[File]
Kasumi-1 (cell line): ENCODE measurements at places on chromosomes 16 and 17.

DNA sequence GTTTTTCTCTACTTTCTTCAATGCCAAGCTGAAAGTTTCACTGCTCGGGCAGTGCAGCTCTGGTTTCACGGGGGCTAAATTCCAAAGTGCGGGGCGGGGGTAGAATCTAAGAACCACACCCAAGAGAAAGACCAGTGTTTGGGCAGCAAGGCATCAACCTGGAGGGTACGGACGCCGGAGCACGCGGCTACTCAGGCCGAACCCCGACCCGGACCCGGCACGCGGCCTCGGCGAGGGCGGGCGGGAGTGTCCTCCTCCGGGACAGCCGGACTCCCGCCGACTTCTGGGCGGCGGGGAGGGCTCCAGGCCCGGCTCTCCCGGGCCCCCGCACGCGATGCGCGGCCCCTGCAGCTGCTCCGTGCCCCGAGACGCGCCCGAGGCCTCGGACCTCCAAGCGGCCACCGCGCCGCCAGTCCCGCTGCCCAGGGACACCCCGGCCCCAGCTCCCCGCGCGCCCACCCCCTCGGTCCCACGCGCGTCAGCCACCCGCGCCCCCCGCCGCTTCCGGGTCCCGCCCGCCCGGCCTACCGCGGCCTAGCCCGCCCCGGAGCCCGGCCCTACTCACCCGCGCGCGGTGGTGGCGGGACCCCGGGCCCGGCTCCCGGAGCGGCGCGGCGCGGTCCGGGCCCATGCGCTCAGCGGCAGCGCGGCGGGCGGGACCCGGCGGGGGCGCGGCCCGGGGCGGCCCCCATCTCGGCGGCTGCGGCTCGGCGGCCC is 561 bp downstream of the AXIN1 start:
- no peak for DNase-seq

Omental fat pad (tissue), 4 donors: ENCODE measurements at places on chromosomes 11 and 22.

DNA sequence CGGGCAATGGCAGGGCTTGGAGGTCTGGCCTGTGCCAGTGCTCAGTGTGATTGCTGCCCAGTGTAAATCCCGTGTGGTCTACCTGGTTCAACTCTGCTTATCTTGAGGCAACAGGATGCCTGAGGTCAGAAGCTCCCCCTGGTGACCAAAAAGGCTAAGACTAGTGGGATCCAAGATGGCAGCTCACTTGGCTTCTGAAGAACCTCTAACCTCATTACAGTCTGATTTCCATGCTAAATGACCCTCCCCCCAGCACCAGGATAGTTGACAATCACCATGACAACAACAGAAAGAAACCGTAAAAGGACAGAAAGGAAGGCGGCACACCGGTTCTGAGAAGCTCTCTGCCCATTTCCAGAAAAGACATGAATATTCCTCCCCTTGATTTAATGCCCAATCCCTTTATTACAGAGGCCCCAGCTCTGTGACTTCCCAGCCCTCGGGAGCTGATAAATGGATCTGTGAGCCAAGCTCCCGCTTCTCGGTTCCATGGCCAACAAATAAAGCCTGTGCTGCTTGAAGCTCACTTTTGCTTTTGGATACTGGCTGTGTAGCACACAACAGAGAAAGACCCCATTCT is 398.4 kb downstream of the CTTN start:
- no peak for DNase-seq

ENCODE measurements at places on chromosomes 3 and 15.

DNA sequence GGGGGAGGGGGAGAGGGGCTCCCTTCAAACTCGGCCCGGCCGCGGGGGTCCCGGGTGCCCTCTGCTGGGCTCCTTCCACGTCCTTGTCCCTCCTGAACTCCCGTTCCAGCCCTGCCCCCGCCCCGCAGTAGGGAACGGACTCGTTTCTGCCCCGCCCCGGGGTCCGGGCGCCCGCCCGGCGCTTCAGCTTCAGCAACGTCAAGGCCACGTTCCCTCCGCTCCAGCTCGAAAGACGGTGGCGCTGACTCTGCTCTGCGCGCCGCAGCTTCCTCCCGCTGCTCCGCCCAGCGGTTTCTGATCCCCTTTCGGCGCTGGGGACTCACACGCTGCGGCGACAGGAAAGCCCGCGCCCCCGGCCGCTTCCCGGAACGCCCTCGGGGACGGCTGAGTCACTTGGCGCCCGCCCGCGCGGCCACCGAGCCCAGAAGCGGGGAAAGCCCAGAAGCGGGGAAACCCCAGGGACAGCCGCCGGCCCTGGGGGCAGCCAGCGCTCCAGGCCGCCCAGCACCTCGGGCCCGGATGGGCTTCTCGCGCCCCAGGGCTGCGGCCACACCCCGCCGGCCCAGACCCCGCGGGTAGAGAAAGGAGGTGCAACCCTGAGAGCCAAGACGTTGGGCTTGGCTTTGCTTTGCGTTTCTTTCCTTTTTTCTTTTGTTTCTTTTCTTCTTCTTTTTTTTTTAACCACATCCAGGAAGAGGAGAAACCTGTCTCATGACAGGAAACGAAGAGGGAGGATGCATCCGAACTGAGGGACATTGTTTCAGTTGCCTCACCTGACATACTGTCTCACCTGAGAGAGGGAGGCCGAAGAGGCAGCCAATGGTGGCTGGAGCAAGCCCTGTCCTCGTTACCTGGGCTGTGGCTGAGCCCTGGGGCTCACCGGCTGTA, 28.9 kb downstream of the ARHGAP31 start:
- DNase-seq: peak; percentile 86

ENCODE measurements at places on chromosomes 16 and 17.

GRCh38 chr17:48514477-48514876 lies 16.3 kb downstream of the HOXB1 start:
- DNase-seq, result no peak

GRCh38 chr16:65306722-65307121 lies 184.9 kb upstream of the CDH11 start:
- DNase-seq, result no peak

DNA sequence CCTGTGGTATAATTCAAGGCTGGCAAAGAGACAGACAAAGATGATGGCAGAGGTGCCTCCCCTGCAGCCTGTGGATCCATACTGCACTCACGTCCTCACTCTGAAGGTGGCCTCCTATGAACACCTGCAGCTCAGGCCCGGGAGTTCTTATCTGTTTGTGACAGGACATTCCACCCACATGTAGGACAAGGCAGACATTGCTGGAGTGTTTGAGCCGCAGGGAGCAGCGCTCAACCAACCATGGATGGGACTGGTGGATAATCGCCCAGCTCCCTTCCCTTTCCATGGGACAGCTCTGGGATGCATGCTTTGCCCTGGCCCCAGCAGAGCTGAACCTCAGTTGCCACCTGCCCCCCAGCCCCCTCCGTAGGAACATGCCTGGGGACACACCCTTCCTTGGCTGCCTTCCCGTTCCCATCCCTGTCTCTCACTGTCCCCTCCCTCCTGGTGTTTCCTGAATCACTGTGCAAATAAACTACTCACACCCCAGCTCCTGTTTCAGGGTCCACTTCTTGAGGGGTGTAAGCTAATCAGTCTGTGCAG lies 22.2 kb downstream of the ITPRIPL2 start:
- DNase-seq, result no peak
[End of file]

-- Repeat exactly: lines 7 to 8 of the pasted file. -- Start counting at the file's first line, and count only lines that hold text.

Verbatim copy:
ENCODE measurements at places on chromosomes 3 and 15.

DNA sequence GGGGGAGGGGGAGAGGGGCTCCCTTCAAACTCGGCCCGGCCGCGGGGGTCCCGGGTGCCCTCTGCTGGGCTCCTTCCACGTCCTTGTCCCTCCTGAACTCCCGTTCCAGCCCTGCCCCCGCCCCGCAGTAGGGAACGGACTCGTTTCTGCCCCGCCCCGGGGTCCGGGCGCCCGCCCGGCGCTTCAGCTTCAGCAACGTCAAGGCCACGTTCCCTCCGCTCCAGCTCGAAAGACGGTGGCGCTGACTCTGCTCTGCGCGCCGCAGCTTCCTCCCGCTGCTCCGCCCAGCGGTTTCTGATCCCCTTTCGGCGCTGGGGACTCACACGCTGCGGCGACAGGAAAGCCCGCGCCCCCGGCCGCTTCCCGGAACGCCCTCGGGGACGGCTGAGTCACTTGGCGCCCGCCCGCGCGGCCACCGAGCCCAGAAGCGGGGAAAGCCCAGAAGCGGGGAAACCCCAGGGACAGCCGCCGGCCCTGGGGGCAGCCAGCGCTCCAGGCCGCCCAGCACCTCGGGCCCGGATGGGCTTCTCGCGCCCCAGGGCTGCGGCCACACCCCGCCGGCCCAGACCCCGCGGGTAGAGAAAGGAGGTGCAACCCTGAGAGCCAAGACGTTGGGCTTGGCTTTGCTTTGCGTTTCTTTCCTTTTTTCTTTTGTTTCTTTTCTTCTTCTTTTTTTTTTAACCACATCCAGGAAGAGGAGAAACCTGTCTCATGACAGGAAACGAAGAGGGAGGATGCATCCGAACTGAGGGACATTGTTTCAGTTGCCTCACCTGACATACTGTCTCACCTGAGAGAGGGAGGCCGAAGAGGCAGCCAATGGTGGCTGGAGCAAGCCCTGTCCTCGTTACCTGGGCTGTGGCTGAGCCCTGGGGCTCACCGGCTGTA, 28.9 kb downstream of the ARHGAP31 start: